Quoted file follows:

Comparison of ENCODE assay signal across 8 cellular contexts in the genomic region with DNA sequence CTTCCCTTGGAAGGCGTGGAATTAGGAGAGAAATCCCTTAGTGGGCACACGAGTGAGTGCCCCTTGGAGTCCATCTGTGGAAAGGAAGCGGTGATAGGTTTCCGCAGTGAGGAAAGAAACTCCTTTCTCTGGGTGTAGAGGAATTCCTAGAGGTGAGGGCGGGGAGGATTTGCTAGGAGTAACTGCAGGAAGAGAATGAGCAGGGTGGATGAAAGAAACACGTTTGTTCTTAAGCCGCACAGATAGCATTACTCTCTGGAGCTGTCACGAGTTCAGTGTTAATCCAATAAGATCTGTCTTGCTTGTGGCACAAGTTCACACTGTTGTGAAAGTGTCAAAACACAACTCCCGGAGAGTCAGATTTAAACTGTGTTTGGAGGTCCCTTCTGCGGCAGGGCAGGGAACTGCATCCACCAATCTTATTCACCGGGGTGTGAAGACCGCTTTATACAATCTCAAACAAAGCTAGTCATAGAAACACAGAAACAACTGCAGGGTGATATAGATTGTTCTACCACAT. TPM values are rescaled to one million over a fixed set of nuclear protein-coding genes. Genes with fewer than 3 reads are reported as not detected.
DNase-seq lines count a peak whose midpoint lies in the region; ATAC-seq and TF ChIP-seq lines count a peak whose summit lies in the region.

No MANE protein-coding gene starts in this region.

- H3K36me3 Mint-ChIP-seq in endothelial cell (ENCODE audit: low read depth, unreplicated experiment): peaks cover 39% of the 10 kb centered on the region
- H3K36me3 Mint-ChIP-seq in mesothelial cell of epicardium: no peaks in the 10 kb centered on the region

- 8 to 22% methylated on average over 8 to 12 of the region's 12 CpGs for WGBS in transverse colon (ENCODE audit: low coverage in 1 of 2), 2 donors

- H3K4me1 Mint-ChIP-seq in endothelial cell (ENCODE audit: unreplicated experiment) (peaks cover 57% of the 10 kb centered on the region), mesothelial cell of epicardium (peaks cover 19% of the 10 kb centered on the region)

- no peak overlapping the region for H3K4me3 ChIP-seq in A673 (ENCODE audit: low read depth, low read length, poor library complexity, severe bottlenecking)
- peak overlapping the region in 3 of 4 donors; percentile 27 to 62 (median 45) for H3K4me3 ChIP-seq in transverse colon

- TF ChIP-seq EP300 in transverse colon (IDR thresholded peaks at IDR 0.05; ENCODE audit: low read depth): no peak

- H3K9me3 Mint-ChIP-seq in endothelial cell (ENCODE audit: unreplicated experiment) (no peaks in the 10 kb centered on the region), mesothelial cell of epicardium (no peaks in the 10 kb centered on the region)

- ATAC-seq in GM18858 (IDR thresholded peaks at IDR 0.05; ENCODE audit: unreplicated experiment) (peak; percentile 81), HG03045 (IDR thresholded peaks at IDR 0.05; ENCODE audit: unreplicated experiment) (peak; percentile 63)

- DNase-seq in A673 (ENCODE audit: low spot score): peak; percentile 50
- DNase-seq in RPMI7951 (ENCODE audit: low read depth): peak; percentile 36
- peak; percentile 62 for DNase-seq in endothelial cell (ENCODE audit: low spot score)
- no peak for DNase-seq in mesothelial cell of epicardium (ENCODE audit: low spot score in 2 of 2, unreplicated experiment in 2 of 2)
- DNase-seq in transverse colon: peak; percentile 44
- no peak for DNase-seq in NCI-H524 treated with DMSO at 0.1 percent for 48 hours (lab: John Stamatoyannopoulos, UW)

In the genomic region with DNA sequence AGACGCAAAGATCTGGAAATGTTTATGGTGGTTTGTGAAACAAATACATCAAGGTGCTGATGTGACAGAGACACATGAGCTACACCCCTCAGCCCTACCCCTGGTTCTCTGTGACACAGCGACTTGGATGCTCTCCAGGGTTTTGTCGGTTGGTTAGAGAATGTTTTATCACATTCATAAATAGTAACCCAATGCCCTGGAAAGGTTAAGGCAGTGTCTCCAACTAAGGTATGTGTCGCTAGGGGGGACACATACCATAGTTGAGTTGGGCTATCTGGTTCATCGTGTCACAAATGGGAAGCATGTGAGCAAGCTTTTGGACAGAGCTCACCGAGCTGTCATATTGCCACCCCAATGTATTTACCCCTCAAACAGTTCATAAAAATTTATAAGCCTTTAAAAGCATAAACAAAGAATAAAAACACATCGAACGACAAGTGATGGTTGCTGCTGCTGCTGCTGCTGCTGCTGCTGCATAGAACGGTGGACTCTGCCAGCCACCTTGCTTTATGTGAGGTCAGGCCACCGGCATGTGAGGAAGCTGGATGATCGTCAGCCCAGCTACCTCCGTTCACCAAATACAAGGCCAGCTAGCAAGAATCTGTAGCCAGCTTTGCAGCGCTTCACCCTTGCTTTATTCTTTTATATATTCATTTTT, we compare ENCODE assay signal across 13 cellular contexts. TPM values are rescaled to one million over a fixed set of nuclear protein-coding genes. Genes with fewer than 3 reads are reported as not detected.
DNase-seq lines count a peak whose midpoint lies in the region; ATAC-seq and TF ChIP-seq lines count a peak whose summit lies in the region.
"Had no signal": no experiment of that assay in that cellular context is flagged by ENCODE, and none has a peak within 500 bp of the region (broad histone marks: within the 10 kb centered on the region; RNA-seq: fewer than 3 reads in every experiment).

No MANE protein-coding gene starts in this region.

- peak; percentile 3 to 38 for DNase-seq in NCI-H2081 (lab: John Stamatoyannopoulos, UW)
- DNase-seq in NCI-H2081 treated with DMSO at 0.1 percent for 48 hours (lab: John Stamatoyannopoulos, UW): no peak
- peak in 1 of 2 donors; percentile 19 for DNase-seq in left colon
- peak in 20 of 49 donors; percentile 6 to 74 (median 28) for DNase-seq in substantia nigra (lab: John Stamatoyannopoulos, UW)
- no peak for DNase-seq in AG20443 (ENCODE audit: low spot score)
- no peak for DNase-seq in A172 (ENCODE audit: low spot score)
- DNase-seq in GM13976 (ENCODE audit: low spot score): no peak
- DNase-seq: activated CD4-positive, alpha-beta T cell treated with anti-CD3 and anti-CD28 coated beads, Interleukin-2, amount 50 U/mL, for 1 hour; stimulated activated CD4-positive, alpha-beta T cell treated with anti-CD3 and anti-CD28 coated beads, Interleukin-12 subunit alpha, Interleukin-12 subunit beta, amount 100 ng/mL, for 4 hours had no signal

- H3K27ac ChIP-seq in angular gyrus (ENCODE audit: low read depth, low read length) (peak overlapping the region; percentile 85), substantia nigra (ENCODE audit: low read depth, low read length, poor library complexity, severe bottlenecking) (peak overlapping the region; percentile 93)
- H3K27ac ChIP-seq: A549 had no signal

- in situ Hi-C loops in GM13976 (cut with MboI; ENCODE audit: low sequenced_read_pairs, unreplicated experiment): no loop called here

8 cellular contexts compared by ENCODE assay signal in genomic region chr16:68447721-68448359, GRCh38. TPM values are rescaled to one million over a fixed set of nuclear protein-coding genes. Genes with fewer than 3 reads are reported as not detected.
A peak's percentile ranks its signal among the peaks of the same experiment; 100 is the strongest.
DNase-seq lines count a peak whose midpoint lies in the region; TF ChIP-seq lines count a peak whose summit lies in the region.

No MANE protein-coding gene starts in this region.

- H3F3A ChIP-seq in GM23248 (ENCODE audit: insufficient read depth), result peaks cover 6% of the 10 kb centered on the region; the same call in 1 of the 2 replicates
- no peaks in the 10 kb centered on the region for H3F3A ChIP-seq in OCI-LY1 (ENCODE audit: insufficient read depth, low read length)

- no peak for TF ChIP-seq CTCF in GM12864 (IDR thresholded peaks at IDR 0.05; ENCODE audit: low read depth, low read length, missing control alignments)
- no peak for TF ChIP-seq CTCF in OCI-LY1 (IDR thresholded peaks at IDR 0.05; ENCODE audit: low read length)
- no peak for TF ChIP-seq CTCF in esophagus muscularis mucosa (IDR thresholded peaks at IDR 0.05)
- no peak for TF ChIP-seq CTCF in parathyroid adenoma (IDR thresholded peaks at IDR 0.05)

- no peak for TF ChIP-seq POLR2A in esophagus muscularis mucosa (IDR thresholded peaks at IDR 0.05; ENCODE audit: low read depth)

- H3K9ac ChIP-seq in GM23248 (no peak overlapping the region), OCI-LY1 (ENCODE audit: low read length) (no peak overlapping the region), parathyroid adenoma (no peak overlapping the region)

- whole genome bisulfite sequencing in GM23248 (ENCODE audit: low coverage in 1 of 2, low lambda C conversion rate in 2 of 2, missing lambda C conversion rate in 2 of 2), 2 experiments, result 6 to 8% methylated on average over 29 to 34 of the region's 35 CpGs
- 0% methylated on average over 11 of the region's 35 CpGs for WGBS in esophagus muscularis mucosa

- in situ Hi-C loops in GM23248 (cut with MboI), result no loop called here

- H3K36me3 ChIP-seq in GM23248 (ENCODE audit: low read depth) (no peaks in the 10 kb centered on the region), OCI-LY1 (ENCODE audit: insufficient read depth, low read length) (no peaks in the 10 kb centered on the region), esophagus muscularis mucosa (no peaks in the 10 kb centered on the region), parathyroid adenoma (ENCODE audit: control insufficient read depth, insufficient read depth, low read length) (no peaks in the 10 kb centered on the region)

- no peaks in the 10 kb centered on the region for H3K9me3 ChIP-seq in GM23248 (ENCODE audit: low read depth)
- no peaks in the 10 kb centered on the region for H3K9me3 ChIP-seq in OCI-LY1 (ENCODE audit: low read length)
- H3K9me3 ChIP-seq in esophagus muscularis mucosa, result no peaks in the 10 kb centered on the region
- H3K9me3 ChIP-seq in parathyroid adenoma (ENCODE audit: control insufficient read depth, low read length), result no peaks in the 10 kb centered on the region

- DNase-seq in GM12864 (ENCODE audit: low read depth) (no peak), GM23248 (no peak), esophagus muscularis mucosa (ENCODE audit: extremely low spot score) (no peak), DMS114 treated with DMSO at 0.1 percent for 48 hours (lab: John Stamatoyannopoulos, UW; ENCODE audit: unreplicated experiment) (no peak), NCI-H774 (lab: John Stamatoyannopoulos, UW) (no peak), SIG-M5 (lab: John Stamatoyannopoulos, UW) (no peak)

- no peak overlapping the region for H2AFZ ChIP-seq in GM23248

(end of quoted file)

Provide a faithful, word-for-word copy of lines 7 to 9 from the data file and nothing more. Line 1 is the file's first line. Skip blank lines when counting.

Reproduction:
- H3K4me1 Mint-ChIP-seq in endothelial cell (ENCODE audit: unreplicated experiment) (peaks cover 57% of the 10 kb centered on the region), mesothelial cell of epicardium (peaks cover 19% of the 10 kb centered on the region)

- no peak overlapping the region for H3K4me3 ChIP-seq in A673 (ENCODE audit: low read depth, low read length, poor library complexity, severe bottlenecking)
- peak overlapping the region in 3 of 4 donors; percentile 27 to 62 (median 45) for H3K4me3 ChIP-seq in transverse colon